SET Architects, how to rethink a small flexible home
- SET Architects, how to rethink a small flexible home
In other words, a small yet functional space, in line with a world which – especially following the changes imposed by the pandemic – sees a rethinking of our homes in a more flexible key. To create the central core, the architects opened two full-height passages on the existing walls. An intervention, however simple, which completely transformed the apartments’ spatial conformation. As the architects explain: “The use of full-height pivot doors made it possible to divide the space into separate rooms but at the same time, once opened, to generate a fluid sequence of freely accessible and connected rooms.” It therefore became possible to freely configure the floor plan of the apartment, despite its small footprint.
The central core of the home thus obtained contains, on one side, an intimate alcove that accommodates the master bedroom with a window, while on the opposite blind side, a built-in wall cabinet has been created that houses the wardrobe and a technical area.
In line with their usual philosophy, in their chromatic choices SET Architects have once again focused on the use of few materials, while highlighting their natural characteristics. In particular, the “Graniglia” floor is the protagonist of the space, custom-created by specialised craftsmen on the basis of specific design indications. The red colour of the floor goes well with a natural material such as wood – for which brushed ash was chosen – used for the pivot doors. The open-concept kitchen – custom-made in stainless steel – makes quite an impression, becoming the undisputed protagonist of the living area. Thanks to its metallic appearance, rather than the hearth of the house, this low monolithic block is perceived as a pure and abstract volume.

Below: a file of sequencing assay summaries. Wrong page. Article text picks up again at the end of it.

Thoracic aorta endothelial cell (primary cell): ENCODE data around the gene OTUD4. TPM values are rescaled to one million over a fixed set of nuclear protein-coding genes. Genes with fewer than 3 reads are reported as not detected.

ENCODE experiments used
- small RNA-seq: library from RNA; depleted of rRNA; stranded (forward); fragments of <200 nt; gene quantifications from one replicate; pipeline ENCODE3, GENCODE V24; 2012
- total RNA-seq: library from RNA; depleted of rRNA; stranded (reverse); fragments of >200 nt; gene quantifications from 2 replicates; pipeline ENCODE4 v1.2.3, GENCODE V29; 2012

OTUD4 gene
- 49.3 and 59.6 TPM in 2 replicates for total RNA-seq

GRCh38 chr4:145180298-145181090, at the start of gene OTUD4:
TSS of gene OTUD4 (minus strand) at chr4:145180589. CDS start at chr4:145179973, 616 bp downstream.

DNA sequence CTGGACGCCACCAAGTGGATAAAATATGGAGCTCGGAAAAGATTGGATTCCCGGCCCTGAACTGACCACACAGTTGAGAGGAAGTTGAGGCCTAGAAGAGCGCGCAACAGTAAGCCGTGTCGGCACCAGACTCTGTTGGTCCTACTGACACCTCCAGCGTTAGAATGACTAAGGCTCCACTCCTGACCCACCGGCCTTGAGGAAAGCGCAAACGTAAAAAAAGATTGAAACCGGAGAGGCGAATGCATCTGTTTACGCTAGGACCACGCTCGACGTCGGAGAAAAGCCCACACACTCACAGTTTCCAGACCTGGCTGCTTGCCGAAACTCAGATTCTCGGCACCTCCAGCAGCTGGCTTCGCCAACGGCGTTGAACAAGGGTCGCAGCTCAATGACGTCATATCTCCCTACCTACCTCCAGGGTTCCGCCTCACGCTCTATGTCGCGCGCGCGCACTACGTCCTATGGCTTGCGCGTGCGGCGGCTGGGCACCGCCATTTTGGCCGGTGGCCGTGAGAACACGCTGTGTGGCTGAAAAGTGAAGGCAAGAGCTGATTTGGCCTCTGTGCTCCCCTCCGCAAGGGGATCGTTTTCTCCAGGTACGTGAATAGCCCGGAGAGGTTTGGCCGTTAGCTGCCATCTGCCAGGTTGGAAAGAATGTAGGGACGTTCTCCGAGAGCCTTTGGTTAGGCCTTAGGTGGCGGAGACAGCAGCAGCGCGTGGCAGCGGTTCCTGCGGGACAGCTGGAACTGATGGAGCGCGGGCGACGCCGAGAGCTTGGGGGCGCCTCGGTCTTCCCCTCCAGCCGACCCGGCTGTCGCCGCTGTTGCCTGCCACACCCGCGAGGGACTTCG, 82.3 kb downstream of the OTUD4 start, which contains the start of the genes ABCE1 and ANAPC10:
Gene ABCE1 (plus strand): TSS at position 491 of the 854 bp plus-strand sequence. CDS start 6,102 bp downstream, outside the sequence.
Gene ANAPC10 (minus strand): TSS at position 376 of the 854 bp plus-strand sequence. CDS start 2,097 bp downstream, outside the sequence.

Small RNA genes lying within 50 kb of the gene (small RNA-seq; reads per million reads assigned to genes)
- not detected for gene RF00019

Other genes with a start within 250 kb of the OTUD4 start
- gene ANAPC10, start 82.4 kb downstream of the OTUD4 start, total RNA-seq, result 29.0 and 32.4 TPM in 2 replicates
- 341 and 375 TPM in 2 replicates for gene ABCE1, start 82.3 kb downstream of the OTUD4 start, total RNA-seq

This interesting project conceived by SET Architects is the result of careful work on minimal spaces and, as the designers affirm, of “a virtuous process of collaboration with the client, the general contractor and the specialised workers involved.” Small, beautiful and functional, and set inside a historical pre-existing building, “House for a Graphic Designer” becomes an emblem of our times, where rethinking existing spaces is becoming increasingly more important as an intrinsically sustainable gesture.
Project: SET Architects (Onorato di Manno, Andrea Tanci)
Collaborators: Ludovica Galletta, Giorgia Mece
Location: Rome, Italy
Images: Studio Daido